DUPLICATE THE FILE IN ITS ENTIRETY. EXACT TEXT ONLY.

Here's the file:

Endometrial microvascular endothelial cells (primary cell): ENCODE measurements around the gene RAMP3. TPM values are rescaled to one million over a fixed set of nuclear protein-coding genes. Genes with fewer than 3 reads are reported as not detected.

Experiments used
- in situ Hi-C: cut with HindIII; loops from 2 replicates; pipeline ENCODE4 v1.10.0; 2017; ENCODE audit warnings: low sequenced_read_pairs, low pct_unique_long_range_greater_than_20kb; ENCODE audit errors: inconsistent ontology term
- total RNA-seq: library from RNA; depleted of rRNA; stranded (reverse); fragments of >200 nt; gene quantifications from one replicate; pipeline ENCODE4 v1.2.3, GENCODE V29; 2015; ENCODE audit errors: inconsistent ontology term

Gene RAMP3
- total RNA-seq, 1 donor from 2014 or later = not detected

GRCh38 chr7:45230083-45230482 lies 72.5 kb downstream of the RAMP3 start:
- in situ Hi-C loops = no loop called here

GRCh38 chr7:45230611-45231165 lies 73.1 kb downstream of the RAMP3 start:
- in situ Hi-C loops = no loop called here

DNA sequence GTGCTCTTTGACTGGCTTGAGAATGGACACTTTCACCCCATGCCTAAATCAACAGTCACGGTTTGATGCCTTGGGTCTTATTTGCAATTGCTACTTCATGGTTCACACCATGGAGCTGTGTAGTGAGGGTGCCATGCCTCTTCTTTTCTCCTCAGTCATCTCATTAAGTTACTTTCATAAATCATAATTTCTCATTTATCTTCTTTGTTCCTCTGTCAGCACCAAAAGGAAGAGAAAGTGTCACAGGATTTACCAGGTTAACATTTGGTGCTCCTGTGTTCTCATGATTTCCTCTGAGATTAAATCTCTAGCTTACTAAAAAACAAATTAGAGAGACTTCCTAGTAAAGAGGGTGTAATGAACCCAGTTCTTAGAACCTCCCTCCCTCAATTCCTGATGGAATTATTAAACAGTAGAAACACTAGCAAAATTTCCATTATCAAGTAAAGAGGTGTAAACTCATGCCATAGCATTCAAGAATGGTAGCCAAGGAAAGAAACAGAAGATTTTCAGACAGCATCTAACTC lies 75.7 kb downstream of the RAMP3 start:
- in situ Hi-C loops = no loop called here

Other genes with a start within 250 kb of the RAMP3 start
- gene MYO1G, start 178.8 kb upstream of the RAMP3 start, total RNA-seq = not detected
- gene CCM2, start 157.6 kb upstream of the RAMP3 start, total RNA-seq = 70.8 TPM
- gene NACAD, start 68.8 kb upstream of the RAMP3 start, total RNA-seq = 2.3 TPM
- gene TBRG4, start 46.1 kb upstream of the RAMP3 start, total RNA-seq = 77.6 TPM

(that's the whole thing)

Endometrial microvascular endothelial cells (primary cell): ENCODE measurements around the gene RAMP3. TPM values are rescaled to one million over a fixed set of nuclear protein-coding genes. Genes with fewer than 3 reads are reported as not detected.

Experiments used
- in situ Hi-C: cut with HindIII; loops from 2 replicates; pipeline ENCODE4 v1.10.0; 2017; ENCODE audit warnings: low sequenced_read_pairs, low pct_unique_long_range_greater_than_20kb; ENCODE audit errors: inconsistent ontology term
- total RNA-seq: library from RNA; depleted of rRNA; stranded (reverse); fragments of >200 nt; gene quantifications from one replicate; pipeline ENCODE4 v1.2.3, GENCODE V29; 2015; ENCODE audit errors: inconsistent ontology term

Gene RAMP3
- total RNA-seq, 1 donor from 2014 or later = not detected

GRCh38 chr7:45230083-45230482 lies 72.5 kb downstream of the RAMP3 start:
- in situ Hi-C loops = no loop called here

GRCh38 chr7:45230611-45231165 lies 73.1 kb downstream of the RAMP3 start:
- in situ Hi-C loops = no loop called here

DNA sequence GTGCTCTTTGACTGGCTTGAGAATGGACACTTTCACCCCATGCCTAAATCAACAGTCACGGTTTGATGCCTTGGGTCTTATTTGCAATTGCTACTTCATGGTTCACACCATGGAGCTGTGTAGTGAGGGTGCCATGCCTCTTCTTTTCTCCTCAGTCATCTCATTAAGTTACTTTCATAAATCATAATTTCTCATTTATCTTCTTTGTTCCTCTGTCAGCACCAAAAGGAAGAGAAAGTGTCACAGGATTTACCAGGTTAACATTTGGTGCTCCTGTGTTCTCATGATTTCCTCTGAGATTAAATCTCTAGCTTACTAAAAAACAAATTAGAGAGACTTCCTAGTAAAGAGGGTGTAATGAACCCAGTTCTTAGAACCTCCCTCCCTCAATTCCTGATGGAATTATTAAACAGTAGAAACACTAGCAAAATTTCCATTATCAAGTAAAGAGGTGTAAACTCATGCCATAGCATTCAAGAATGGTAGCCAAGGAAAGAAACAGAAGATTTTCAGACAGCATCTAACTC lies 75.7 kb downstream of the RAMP3 start:
- in situ Hi-C loops = no loop called here

Other genes with a start within 250 kb of the RAMP3 start
- gene MYO1G, start 178.8 kb upstream of the RAMP3 start, total RNA-seq = not detected
- gene CCM2, start 157.6 kb upstream of the RAMP3 start, total RNA-seq = 70.8 TPM
- gene NACAD, start 68.8 kb upstream of the RAMP3 start, total RNA-seq = 2.3 TPM
- gene TBRG4, start 46.1 kb upstream of the RAMP3 start, total RNA-seq = 77.6 TPM